This week's blog round-up begans from Nigeria, where Yomi Says shares a rare story of two brave Nigerian policemen who braved the odds to fight-back about 30 well-armed bank robbers with one of the policemen loosing his life in the process – Two ‘Super-cops’ Defeat Gang of 30 Armed Robbers:
It reads like something out of an Arnold Schwarzenegger movie, but is a real life account that happened here on the streets of Nigeria.
30 heavily armed robbers invaded the Oba, Nsukka branch of a first generation bank, fired shots into the air to scare off people and proceeded to break into the bank. This was in broad daylight, 1.00 p.m. to be precise.
The two (2) policemen on duty rose to the occassion in amazing style, responding with what was apparently accurate marksmanship. Minute by minute, the casualty among the robbers rose: One, two, three, four … wounded (or dead?).
Police reinforcement came rather late:30 minutes later. Too long in a life-and-death situation. The story concludes:
Bank workers who came later met a dead policeman with a chest wound and an unconscious one with his finger hooked on the trigger. His magazine was empty.
Yomi Says concludes with an appeal for the Nigerian government to look into the plight of the police men and women who are underpaid and not motivated enough to consider risking their lives protecting their country.
Imagine what would have happened if the reinforcement had arrived on time, and not 30 minutes after the show was over. Who in government is listening? Who will crusade for the welfare of these men? Who in government will listen to their conscience and equip our police force adequately?
I salute these two great hearts. We certainly need more heroic stories and living legends like these.
Looking at business and technology in Nigeria, Oro blogs writes, “Workplace 2.0: An Early Warning for Nigerian Corporations.” He starts by highlighting how technology has re-defined the way we write, and the boundaries (if any) of today's office.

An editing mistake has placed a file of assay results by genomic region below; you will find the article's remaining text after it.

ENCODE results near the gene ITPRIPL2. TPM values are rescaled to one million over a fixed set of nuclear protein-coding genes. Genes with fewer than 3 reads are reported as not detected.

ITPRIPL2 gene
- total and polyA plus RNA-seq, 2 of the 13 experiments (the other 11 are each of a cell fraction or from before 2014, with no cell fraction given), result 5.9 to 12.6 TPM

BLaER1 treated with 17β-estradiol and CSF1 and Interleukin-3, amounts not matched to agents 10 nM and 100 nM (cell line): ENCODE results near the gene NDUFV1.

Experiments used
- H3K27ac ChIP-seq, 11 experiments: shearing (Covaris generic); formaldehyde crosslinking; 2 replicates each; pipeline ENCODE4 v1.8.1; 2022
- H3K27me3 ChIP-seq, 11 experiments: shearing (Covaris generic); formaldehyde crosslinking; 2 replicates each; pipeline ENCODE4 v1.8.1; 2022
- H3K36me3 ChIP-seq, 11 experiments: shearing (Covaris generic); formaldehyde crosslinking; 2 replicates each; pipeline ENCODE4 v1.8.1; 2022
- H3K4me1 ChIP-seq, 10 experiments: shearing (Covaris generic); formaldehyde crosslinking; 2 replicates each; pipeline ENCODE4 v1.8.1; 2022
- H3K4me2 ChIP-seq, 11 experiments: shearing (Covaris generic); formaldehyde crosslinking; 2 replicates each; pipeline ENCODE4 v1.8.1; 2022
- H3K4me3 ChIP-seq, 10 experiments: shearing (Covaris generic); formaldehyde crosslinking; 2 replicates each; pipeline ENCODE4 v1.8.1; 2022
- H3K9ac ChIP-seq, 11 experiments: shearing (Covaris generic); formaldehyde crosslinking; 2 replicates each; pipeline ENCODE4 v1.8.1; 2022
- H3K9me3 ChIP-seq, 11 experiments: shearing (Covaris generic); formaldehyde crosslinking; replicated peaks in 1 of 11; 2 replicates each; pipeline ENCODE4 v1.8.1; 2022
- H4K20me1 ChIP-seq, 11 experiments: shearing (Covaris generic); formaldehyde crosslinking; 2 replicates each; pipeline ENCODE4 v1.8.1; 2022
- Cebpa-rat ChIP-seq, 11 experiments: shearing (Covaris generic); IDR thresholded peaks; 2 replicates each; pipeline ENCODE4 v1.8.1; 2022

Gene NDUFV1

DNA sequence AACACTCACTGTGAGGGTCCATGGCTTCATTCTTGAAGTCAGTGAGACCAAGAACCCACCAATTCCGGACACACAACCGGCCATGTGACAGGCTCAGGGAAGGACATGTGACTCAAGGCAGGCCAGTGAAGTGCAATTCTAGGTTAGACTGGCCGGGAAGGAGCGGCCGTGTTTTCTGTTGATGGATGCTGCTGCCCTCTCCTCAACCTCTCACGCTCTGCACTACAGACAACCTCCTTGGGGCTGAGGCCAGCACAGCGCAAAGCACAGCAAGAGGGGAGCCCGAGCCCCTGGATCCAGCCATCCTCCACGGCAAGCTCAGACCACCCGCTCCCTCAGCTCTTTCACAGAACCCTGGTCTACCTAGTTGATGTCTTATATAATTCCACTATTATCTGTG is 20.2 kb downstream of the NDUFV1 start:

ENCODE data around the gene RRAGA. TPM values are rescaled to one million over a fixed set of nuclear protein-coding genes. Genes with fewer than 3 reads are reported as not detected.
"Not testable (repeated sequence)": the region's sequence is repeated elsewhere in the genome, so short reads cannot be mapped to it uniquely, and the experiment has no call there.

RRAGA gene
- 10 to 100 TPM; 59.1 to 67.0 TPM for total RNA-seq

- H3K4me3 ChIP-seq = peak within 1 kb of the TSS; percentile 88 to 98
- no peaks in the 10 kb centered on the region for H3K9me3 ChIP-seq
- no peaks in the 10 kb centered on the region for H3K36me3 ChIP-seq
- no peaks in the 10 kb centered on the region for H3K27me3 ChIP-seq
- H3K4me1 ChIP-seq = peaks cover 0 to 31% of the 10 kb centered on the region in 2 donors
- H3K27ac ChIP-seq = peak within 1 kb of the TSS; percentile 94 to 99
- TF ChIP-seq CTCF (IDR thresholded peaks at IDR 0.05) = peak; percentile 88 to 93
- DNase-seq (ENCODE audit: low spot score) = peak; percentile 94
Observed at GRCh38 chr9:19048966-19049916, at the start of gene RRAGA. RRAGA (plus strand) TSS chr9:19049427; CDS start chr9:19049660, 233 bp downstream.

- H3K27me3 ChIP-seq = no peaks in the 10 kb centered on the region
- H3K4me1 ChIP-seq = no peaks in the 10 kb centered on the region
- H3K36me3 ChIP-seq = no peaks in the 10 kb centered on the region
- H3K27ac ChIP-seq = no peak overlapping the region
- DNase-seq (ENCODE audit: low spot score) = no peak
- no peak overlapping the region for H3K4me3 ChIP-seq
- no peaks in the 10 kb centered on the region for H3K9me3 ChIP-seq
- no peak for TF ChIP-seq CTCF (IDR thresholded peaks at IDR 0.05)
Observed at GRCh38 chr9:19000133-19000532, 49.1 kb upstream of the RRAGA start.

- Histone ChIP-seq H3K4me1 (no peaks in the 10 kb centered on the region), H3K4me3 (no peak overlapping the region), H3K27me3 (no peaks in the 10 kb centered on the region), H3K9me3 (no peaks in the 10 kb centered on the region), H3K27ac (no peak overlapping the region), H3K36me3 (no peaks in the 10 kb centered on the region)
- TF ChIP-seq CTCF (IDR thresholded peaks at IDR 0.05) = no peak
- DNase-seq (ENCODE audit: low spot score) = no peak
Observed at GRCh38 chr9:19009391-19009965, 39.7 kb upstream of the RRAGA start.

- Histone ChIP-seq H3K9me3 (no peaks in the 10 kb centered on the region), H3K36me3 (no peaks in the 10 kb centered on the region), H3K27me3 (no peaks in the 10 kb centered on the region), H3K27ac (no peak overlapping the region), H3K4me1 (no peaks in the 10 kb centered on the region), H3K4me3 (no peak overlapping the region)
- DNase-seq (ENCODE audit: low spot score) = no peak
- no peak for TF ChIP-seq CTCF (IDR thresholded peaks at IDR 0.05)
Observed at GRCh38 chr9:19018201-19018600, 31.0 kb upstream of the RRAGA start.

Computers, mobile phones, in-flight eMail access, teleconferencing, blackberry, iPhones and other tools of the New Economy have changed the dynamics of the workplace. From our earlier factors of production (especially land and labour), we have moved on to new factors as represented by knowledge and technology. It is not unlikely to hear of regular Monday morning reports sent in a few minutes into the day, using a mobile device from remote locations. Neither is it strange to overhear conversations – a few seats away from your 22A window seat – such as, “I’m on my way to Mumbai but the CFO will send you the signed document in less than 7 minutes; I have just signed and returned the document to him.” Five years ago, if you had seen your colleague – through those glass walls that used to separate office spaces – jumping up and down after a few minutes of pacing and speaking with himself (and playing with a stress ball), you would have called the manager’s attention to a possible stress-related mental situation. But today, you would understand that he’s sealing the deal with the four-continents-away corporation, with the aid of his Bluetooth-enabled hands-free headset.